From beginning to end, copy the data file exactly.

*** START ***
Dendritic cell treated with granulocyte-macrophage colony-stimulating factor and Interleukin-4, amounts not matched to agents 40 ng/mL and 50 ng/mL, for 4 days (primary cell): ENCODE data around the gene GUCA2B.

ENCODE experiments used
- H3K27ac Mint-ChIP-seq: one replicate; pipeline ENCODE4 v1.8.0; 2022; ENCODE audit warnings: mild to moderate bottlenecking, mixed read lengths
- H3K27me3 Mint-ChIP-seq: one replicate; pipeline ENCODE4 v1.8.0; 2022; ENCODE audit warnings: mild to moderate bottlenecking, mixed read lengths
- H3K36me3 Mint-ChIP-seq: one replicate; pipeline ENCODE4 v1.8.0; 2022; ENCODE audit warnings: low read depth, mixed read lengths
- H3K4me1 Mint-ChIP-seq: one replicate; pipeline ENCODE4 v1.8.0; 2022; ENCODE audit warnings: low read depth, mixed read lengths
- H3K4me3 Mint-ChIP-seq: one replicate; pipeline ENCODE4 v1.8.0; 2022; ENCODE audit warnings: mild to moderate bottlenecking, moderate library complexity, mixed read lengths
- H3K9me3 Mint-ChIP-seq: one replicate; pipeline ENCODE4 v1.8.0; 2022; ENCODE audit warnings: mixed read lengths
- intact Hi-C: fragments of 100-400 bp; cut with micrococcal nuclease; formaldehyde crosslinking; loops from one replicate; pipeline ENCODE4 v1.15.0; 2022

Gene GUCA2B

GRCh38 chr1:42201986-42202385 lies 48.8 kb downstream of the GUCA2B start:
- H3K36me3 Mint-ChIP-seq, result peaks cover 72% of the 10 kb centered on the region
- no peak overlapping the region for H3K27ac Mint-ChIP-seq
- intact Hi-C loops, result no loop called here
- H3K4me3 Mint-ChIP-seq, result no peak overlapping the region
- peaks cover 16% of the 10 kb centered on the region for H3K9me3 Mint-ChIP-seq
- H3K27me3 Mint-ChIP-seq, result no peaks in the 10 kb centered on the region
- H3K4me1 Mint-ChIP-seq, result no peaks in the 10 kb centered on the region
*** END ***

Dendritic cell treated with granulocyte-macrophage colony-stimulating factor and Interleukin-4, amounts not matched to agents 40 ng/mL and 50 ng/mL, for 4 days (primary cell): ENCODE data around the gene GUCA2B.

ENCODE experiments used
- H3K27ac Mint-ChIP-seq: one replicate; pipeline ENCODE4 v1.8.0; 2022; ENCODE audit warnings: mild to moderate bottlenecking, mixed read lengths
- H3K27me3 Mint-ChIP-seq: one replicate; pipeline ENCODE4 v1.8.0; 2022; ENCODE audit warnings: mild to moderate bottlenecking, mixed read lengths
- H3K36me3 Mint-ChIP-seq: one replicate; pipeline ENCODE4 v1.8.0; 2022; ENCODE audit warnings: low read depth, mixed read lengths
- H3K4me1 Mint-ChIP-seq: one replicate; pipeline ENCODE4 v1.8.0; 2022; ENCODE audit warnings: low read depth, mixed read lengths
- H3K4me3 Mint-ChIP-seq: one replicate; pipeline ENCODE4 v1.8.0; 2022; ENCODE audit warnings: mild to moderate bottlenecking, moderate library complexity, mixed read lengths
- H3K9me3 Mint-ChIP-seq: one replicate; pipeline ENCODE4 v1.8.0; 2022; ENCODE audit warnings: mixed read lengths
- intact Hi-C: fragments of 100-400 bp; cut with micrococcal nuclease; formaldehyde crosslinking; loops from one replicate; pipeline ENCODE4 v1.15.0; 2022

Gene GUCA2B

GRCh38 chr1:42201986-42202385 lies 48.8 kb downstream of the GUCA2B start:
- H3K36me3 Mint-ChIP-seq, result peaks cover 72% of the 10 kb centered on the region
- no peak overlapping the region for H3K27ac Mint-ChIP-seq
- intact Hi-C loops, result no loop called here
- H3K4me3 Mint-ChIP-seq, result no peak overlapping the region
- peaks cover 16% of the 10 kb centered on the region for H3K9me3 Mint-ChIP-seq
- H3K27me3 Mint-ChIP-seq, result no peaks in the 10 kb centered on the region
- H3K4me1 Mint-ChIP-seq, result no peaks in the 10 kb centered on the region